Masks all around, not being able to go out, virtual classrooms – young children can feel anxious and vulnerable with the changes in their schedules and routines. The inability to express their fears and concerns can make their anxieties worse. This can result in challenging behaviours or deeper emotional struggles. Play therapy is an excellent way to help children open up and acknowledge their feelings.
When Play Becomes Therapy
Playing is probably one of the top favourite activities of most children. Apart from fun which is the obvious benefit, playing can also help children build their skills and boost self-esteem. Play therapy is a process by which children of all abilities are given tools to engage in fun activities that provide a sense of belonging and inclusion. This psychological intervention method uses play to address the physical, cognitive, emotional needs of a child. Studies have shown that play therapy can have far greater benefits with parental involvement. It can serve as a method for parents to understand the world through the child’s eyes.
Benefits of Play Therapy
Playing can help in nurturing skills that are required for children to lead fulfilling lives. Here are some of the skills that can be developed through play:
Since each child is unique, a professional play therapist can help in identifying activities that work best for the child. Here are a few simple activities play therapists recommend to help children cope with their emotions:
The Magic Wand Game
This game that helps children to talk about their fears may not require anything more than a decorated stick. The game involves telling the child that they can use the wand to ask for three wishes. Experts say that most children may talk about their existing problems in at least one of their wishes. Children can also be encouraged to be specific in their wishes.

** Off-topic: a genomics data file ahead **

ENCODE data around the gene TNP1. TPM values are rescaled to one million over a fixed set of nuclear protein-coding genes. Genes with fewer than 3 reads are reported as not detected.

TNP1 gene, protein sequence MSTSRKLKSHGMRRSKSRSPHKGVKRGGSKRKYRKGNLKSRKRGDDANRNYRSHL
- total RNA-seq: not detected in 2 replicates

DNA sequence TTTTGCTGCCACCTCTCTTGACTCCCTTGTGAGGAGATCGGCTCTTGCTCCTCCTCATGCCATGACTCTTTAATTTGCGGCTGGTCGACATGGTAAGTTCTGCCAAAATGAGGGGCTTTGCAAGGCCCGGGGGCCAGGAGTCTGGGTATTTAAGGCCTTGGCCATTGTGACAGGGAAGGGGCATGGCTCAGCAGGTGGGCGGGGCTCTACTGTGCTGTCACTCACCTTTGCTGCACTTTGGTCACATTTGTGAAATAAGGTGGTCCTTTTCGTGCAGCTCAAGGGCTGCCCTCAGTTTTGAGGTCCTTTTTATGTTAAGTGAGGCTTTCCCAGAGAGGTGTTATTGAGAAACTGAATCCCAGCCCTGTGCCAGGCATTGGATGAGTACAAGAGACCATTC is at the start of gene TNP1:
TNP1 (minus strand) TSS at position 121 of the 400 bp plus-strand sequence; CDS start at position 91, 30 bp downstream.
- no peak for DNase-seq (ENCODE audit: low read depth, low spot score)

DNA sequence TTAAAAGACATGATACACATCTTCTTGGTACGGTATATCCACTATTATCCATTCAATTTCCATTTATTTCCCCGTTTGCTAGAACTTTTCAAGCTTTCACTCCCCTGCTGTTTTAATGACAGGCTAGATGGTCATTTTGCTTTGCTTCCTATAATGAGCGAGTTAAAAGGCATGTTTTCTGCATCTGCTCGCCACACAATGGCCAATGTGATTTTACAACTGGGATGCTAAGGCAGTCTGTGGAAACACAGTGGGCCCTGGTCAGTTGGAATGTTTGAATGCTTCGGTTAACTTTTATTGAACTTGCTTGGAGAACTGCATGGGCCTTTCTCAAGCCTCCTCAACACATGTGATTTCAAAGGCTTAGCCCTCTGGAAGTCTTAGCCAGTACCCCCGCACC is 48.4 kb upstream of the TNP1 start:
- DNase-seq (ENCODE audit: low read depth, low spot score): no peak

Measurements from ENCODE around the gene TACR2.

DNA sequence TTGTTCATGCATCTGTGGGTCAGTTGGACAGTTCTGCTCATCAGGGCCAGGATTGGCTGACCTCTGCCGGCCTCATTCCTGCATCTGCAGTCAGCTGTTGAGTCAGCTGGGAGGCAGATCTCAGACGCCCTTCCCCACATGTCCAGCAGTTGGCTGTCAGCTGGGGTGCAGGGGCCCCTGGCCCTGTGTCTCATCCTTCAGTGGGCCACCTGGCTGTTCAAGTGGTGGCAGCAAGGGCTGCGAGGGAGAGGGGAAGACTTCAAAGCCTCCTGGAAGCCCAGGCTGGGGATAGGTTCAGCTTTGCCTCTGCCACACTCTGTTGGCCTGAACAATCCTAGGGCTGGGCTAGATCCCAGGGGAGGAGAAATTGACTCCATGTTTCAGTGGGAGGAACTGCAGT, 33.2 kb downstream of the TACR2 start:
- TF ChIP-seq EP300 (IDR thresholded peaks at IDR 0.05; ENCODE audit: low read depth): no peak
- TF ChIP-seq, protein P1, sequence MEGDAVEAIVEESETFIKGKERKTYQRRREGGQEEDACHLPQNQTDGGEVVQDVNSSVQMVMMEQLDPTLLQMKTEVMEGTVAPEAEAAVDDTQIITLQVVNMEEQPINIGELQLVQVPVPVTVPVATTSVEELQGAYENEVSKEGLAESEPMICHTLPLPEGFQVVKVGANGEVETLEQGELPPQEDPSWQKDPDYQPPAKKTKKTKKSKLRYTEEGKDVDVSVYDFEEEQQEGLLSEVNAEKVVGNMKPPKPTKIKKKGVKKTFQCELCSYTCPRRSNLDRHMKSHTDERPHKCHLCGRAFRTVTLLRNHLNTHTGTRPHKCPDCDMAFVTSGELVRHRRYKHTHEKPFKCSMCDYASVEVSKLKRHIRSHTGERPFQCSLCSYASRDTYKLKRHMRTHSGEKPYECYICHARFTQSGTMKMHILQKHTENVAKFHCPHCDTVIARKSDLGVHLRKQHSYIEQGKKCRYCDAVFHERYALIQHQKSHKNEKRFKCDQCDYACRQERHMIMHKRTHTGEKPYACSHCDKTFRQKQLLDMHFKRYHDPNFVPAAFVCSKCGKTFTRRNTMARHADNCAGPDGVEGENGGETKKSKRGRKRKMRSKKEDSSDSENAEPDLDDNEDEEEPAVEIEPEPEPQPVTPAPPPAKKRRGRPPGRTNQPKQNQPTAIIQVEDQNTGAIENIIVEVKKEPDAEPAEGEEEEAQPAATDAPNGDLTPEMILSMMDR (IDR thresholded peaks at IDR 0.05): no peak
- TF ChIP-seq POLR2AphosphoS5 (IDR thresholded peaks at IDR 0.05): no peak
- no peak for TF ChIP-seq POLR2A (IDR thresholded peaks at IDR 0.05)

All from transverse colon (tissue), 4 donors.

‘You can wish for something you would like to change in your life right now’
‘What would you want to disappear from the world to make you happy?’
The Worry Box
Some children who tend to overthink may not know how to process their worries. Asking them to ‘not worry’ may not comfort them because they may feel that their feelings were undermined. By giving them the tools to make sense of their worries, we can help them navigate their negative thoughts.
A ‘worry box’ involves the child writing or drawing their worries and putting it in a box for safekeeping. An adult can help the child in putting their worries on a piece of paper. Any empty cardboard box lying around the house can be used as a ‘worry box’. Getting the child to decorate the box can help them get comfortable with the process. As each worry is written, the child can be encouraged to talk about the worry. Every day, the worries can be discussed with the child and any new worries can be addressed. This reassures the child that all their worries will be heard and understood.
We all know that taking deep breaths can help in calming us when we face stressful situations. Young children may need help in learning how to take deep breaths when they feel stressed. One simple technique used to teach deep breathing is with shapes. As children trace these shapes, they learn to inhale, hold their breath and exhale to take deep breaths.
Bubbles can also be used to teach deep breathing to children. Blowing a big bubble can help children learn how to breathe deep from the stomach and exhale slowly. Social stories can also be used to tell children how our body can relax when it gets more oxygen. This can help children understand why they feel anxiety in their bodies and that they can deep breathe to calm themselves.
Hope you found these play therapy techniques useful. Please share your feedback and suggestions in the comment section below.